While summer sausages are okay to store at room temperature for some time, refrigerating them will extend their shelf life. Unopened summer sausages may last up to six months when refrigerated.
Opened packages, however, will last only last for about three weeks even when kept in the fridge. That’s because when opened, the sausages become exposed to bacteria in the air. Hence, consuming them within three weeks is vital.
How Can I Tell My Summer Sausages Are Spoilt?
Although summer sausages will last for a more extended period compared to other types of meats, they still eventually spoil.
How long it stays good depends on three factors: storage conditions, cooked or uncooked, and sealed or unsealed. Nevertheless, there are several ways in which you can tell if the uncooked summer sausage has gone bad.
- Discoloration: If you find your summer sausage has begun to show white patches, then it is more likely that it is spoilt and should be discarded.
- Foul smell: One way to tell your food items have gone bad is the filthy odor, and summer sausages are no exception. If you notice a foul smell, it’s time to throw away the summer sausage.
- Slimy and slippery texture: If the sausage touch feels greasy and slick, that’s a sign that bacteria are already acting on the sausage, and have already contaminated it. As such, consuming it, especially when uncooked, could pose serious health hazards to you.
- Mold appearance: The presence of mold is also a way to tell that your summer sausage is already spoilt. If you see grey, white, green, or black spots on your sausages, it means mold has already grown on them. Thus, it is best to discard the sausages right away.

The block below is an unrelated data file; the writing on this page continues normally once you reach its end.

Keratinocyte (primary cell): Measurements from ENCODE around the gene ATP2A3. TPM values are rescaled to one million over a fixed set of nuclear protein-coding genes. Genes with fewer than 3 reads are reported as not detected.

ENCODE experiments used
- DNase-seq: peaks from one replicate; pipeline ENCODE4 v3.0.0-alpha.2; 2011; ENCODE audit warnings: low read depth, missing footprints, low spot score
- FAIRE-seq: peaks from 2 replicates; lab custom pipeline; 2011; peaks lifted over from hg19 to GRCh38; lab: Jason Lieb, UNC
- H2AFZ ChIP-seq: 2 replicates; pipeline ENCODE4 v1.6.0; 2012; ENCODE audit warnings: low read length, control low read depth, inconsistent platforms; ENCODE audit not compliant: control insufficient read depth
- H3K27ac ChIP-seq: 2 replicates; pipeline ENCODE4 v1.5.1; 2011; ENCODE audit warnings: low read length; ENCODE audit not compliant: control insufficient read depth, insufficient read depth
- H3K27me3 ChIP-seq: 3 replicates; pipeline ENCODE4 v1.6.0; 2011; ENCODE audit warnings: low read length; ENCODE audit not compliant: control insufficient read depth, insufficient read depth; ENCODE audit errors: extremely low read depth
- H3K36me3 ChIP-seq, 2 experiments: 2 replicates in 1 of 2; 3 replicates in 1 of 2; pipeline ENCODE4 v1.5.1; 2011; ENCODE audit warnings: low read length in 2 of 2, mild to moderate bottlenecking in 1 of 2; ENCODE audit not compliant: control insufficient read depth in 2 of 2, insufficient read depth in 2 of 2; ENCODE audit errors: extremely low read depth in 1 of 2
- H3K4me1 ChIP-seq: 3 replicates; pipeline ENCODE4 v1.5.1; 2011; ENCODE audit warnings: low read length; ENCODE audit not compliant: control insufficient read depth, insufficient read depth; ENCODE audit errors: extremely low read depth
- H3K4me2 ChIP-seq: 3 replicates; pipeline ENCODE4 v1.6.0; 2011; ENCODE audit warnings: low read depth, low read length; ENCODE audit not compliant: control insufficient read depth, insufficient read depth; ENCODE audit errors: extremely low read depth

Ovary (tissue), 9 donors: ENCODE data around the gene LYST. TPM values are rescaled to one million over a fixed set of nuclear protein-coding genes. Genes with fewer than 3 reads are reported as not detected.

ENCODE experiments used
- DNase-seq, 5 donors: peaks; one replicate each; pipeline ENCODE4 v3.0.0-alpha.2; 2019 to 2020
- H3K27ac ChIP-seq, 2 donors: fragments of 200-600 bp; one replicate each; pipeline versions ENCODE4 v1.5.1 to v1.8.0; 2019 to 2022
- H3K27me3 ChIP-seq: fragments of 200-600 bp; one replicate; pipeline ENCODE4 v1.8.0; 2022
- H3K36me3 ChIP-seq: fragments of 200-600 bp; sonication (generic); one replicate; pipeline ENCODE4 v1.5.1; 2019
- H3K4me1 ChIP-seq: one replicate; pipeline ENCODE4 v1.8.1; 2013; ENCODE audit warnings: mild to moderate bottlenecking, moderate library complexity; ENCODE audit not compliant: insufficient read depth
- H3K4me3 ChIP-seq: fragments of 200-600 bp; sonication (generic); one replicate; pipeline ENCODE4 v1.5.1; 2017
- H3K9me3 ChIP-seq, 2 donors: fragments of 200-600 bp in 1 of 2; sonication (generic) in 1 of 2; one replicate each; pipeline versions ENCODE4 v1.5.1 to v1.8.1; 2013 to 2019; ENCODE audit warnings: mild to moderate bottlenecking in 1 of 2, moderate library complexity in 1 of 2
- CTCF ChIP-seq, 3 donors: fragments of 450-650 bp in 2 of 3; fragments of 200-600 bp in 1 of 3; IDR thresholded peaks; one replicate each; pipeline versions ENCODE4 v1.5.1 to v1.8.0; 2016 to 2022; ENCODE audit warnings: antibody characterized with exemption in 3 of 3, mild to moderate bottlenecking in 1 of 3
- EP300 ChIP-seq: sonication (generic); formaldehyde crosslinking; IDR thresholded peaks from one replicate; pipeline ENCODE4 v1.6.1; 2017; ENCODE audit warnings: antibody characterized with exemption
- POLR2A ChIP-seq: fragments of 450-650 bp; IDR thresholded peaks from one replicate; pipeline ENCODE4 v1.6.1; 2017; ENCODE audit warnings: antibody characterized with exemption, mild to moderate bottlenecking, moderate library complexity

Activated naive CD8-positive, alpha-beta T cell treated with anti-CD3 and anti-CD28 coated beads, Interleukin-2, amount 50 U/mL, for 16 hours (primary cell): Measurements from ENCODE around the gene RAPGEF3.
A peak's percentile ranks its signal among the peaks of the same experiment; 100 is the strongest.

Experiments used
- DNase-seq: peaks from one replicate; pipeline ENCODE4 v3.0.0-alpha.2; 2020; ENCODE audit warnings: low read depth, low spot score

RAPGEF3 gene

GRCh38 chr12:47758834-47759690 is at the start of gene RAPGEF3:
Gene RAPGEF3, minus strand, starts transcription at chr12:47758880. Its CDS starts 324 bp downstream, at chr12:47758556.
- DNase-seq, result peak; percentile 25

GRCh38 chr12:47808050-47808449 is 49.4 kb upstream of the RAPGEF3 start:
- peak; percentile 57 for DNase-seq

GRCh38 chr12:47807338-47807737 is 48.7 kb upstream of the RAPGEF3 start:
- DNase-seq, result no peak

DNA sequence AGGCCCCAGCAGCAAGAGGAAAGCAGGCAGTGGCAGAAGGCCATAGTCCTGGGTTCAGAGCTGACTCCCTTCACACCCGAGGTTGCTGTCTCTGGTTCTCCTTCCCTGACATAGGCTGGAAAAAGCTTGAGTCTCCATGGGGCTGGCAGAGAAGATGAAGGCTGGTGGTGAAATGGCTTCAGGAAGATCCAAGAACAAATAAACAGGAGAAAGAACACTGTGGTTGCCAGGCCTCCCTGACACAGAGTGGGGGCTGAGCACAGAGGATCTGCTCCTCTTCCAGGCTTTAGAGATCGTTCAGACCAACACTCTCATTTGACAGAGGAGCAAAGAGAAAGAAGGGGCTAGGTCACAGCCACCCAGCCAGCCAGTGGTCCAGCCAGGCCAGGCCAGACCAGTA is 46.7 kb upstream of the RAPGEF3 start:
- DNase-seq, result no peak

Is There a Difference Between Cooked and Uncooked Summer Sausages?
Uncooked summer sausages will differ in some ways from cooked ones. Here are a few differences between the two.
- Taste: The flavor between cooked and uncooked is different in appearance. You’re more likely to feel the taste in a cooked summer sausage than an uncooked one.
- Shelf life: Uncooked summer sausage will have a longer shelf life than cooked ones.
- Color: Uncooked summer sausages appear light and whiter, while cooked ones appear reddish or brown.
Frequently Asked Questions to Do You Need To Cook Summer Sausage?
Can I Eat Summer Sausages Uncooked?
Most summer sausages, especially those made of beef, poultry, or both, are edible whether cooked or uncooked. It is important to make sure though, that they have not yet spoiled.
Can I Keep My Summer Sausages Out Of The Refrigerator For Long?
Summer sausages remain good for a long time even without refrigeration. However, it is wise to avoid exposing them to hot temperatures.
How Can I Tell My Summer Sausages Have Gone Bad?
If the summer sausages are slippery in texture, have a terrible odor, have mold on them, have turned white in appearance, or they taste bad, they are spoilt. It’s advisable to throw them away.
Daniel Iseli (Head Chef)
Hi, my name is Daniel and I am passionate about cooking. I have been cooking for the past 20 years and am happy to share my best recipes and cooking-related knowledge with you.